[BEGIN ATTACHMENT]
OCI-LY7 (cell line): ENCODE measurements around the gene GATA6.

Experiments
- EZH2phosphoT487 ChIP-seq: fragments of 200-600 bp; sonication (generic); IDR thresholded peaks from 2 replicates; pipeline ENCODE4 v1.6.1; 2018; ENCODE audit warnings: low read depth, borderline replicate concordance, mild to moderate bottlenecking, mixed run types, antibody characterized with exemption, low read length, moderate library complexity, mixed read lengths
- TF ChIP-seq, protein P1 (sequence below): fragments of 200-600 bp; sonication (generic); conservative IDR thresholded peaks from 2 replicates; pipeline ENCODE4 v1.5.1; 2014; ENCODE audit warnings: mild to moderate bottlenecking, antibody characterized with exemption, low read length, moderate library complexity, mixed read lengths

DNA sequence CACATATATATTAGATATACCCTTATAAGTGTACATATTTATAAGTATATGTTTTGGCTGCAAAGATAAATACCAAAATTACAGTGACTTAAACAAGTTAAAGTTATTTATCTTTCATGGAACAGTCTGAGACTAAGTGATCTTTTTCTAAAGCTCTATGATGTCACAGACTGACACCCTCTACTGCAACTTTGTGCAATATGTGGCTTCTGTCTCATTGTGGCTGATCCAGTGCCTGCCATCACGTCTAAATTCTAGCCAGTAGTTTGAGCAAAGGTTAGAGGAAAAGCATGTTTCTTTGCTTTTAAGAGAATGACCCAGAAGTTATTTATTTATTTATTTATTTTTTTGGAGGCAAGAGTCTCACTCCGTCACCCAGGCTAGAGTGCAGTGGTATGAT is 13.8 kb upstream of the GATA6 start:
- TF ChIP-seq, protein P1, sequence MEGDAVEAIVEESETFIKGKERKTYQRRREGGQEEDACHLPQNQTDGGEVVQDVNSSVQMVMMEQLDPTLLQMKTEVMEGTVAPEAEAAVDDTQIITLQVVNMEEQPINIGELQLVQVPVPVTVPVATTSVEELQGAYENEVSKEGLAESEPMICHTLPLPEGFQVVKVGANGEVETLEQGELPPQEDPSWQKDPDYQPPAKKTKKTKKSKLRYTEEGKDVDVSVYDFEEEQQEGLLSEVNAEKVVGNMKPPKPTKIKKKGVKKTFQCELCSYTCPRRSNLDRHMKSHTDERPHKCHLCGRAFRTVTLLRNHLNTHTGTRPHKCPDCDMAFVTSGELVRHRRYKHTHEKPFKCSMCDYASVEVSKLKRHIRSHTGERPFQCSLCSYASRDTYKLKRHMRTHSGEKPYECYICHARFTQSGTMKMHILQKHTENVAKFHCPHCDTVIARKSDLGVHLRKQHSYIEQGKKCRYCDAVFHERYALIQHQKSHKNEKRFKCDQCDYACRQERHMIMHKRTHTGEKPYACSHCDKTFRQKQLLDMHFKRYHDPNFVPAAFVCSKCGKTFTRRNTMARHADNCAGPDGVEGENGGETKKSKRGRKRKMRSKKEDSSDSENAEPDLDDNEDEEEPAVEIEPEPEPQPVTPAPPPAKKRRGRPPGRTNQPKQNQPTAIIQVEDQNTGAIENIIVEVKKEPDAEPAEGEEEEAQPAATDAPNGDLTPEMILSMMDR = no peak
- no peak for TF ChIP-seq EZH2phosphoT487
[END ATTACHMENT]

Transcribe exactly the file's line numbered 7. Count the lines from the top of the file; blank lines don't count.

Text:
- no peak for TF ChIP-seq EZH2phosphoT487